A person who has not been able to practice these thoughts that turn the mind toward Dharma is in the most trouble because they can’t move to the next step. That’s the next thought that turns the mind towards Dharma, and it’s a very simple one.  It’s actually very logical.  It’s about as logical as the law of gravity seems to be, and the law of gravity seems to be pretty logical.  Drop it and it goes down…every time that I’ve seen.  Show me something different, but every time I’ve seen it.  The law of gravity is kind of logical.  , I don’t know the physics of it, but, basically it means that this is heavier than the air that it displaces so it’s going down. And the earth will pull it down because of the magnetic quality that the motion of the earth produces.  So we understand that this is very logical.

But there is another logical truth that we are missing completely. It’s just as logical, equally as logical, but again we’re playing the game of forever young, never gonna die and always deluded.  That’s the game we’re playing. And here’s the truth that is logical, the truth that we’re missing that is so simple.  If you think about it, you know it’s true and it’s this:  Non-virtuous behavior, such as killing, stealing, adultery, judgment, lack of kindness, lack of generosity, harming others, lying, these kinds of activities bring about unhappiness, every time.  There is no case in which you can engage in nonvirtuous behavior in order to produce happy results.  It will never happen.  It will never happen. In the same way that apple seeds will not grow orange trees, it simply doesn’t happen.

Nonvirtuous behavior, negative behavior, will always, every time, bring unhappiness. The funny thing is we always engage in nonvirtuous activity in order to bring us happiness.  That’s what we think we’re doing.  We lie about somebody else so that, let’s see… Here’s a good example:  Let’s say that I have a boyfriend and my boyfriend loves two women.  I’m one of them.  So I might, in order to bring about my own happiness, lie about that other woman and say “Oh, she’s no good. You don’t want her.  She’s no good.”  I might lie about that other woman so I can have this boyfriend.  I’m thinking that this lie is going to bring me happiness.  It’s never going to happen.  It’s never going to happen, because eventually what’s going to happen is this: Someday you’re going to want something very much.  Someday you’re going to be completely and totally entitled to something, and that person will be able to keep it from you.  You see?  It may not happen in this lifetime.  It may not happen in the next lifetime.  It could happen 10,000 lifetimes from now, where you couldn’t possibly remember, but it will make you unhappy.  Eventually it will make you unhappy.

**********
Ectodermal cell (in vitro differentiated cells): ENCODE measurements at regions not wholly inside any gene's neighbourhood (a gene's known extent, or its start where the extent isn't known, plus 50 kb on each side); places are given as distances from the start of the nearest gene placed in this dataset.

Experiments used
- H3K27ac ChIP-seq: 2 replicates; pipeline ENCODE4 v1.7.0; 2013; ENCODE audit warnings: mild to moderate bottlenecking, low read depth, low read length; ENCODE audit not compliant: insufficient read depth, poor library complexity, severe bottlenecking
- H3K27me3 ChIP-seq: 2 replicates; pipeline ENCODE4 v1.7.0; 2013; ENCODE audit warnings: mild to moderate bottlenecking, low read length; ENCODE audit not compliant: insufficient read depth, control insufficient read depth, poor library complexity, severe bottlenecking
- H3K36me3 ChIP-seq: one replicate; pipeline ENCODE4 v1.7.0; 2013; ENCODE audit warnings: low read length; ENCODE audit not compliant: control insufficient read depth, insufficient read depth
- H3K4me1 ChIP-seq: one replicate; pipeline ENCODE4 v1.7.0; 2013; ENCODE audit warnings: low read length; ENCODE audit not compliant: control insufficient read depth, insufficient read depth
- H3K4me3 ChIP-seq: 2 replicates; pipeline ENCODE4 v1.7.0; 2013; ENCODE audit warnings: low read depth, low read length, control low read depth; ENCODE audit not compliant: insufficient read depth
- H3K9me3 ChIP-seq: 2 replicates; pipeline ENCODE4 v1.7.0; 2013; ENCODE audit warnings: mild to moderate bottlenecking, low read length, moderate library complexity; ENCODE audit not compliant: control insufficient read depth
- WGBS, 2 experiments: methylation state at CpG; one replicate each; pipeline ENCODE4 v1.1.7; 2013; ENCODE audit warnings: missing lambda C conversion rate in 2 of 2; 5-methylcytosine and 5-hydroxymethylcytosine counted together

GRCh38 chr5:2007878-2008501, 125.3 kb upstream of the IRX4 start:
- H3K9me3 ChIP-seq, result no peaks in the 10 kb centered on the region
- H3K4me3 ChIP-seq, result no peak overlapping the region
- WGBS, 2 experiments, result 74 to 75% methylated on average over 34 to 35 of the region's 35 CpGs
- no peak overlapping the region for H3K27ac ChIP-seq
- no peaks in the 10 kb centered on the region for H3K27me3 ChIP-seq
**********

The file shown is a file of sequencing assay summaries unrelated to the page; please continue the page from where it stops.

Copyright © Jetsunma Ahkon Norbu Lhamo.  All rights reserved

Denial: The Big Picture

The following is an excerpt from a teaching by Jetsunma Ahkon Lhamo called “Bringing Virtue Into Life”

The Buddha teaches us that this precious human rebirth is very, very brief, as brief as a waterfall going down a mountain.  You know there is no way that you can appreciate that when you’re young.  There is no way.  I know because I’ve been young and now I am middle-aged.  There is no way.  No matter how smart you are.  No matter how spiritual you are.  No matter how you try to stop and think about it. It is so difficult to understand how quickly our lives pass.  When we reach middle age, the big hubbub everybody talks about, we all have mid-life crisis.  Well, that’s what it’s about.  It’s during the middle of our lives when we realize that basically we have been on a weekend pass and, honey, it is Saturday night late, and the only thing you’ve got left is Sunday.  Remember how you used to feel when you were a kid? You looked forward to the weekend so much all week long and by the time it was Saturday night you had this kind of funny feeling realizing that it was pretty much gone.  The only thing you had left was Sunday and you had to go to church!   So that’s how we think, and right around mid-life we begin to understand that life is very short. But it’s very difficult to understand it before that, particularly since in our culture we are not permitted to see death very much.  When our relatives die, they put them in a bag and cart them off.  We never get to see them.  We get to see them when they look pretty.  That’s true! They pretty them up, and then they show them to us after that; but we never really understand what has happened.  So we’re shielded even from having that kind of sensibility.